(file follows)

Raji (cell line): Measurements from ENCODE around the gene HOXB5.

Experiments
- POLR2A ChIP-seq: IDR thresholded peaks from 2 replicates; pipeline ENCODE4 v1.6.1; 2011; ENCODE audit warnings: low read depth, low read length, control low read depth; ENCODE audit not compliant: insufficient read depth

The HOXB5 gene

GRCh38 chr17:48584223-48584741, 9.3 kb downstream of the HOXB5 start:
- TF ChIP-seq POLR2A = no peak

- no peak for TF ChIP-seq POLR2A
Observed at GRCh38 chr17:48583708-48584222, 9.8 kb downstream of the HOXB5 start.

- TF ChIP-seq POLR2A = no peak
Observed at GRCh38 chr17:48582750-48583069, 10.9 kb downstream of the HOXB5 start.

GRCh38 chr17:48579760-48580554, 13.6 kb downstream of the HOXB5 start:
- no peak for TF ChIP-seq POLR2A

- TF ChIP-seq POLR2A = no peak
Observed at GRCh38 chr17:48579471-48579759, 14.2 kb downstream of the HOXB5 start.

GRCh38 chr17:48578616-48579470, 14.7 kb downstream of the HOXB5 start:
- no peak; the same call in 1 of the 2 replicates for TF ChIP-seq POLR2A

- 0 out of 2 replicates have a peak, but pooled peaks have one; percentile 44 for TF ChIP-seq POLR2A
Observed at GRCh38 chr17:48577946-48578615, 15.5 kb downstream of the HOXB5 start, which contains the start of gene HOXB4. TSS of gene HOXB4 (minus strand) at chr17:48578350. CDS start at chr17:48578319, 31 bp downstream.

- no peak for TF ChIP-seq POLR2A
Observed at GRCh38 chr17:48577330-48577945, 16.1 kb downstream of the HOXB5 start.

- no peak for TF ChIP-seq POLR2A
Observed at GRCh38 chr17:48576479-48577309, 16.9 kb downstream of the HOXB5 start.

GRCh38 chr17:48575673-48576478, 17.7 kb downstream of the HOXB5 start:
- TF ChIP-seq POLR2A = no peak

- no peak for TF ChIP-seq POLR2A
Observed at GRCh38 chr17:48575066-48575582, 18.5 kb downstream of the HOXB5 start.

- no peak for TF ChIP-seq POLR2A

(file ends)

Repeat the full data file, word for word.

Raji (cell line): Measurements from ENCODE around the gene HOXB5.

Experiments
- POLR2A ChIP-seq: IDR thresholded peaks from 2 replicates; pipeline ENCODE4 v1.6.1; 2011; ENCODE audit warnings: low read depth, low read length, control low read depth; ENCODE audit not compliant: insufficient read depth

The HOXB5 gene

GRCh38 chr17:48584223-48584741, 9.3 kb downstream of the HOXB5 start:
- TF ChIP-seq POLR2A = no peak

- no peak for TF ChIP-seq POLR2A
Observed at GRCh38 chr17:48583708-48584222, 9.8 kb downstream of the HOXB5 start.

- TF ChIP-seq POLR2A = no peak
Observed at GRCh38 chr17:48582750-48583069, 10.9 kb downstream of the HOXB5 start.

GRCh38 chr17:48579760-48580554, 13.6 kb downstream of the HOXB5 start:
- no peak for TF ChIP-seq POLR2A

- TF ChIP-seq POLR2A = no peak
Observed at GRCh38 chr17:48579471-48579759, 14.2 kb downstream of the HOXB5 start.

GRCh38 chr17:48578616-48579470, 14.7 kb downstream of the HOXB5 start:
- no peak; the same call in 1 of the 2 replicates for TF ChIP-seq POLR2A

- 0 out of 2 replicates have a peak, but pooled peaks have one; percentile 44 for TF ChIP-seq POLR2A
Observed at GRCh38 chr17:48577946-48578615, 15.5 kb downstream of the HOXB5 start, which contains the start of gene HOXB4. TSS of gene HOXB4 (minus strand) at chr17:48578350. CDS start at chr17:48578319, 31 bp downstream.

- no peak for TF ChIP-seq POLR2A
Observed at GRCh38 chr17:48577330-48577945, 16.1 kb downstream of the HOXB5 start.

- no peak for TF ChIP-seq POLR2A
Observed at GRCh38 chr17:48576479-48577309, 16.9 kb downstream of the HOXB5 start.

GRCh38 chr17:48575673-48576478, 17.7 kb downstream of the HOXB5 start:
- TF ChIP-seq POLR2A = no peak

- no peak for TF ChIP-seq POLR2A
Observed at GRCh38 chr17:48575066-48575582, 18.5 kb downstream of the HOXB5 start.

- no peak for TF ChIP-seq POLR2A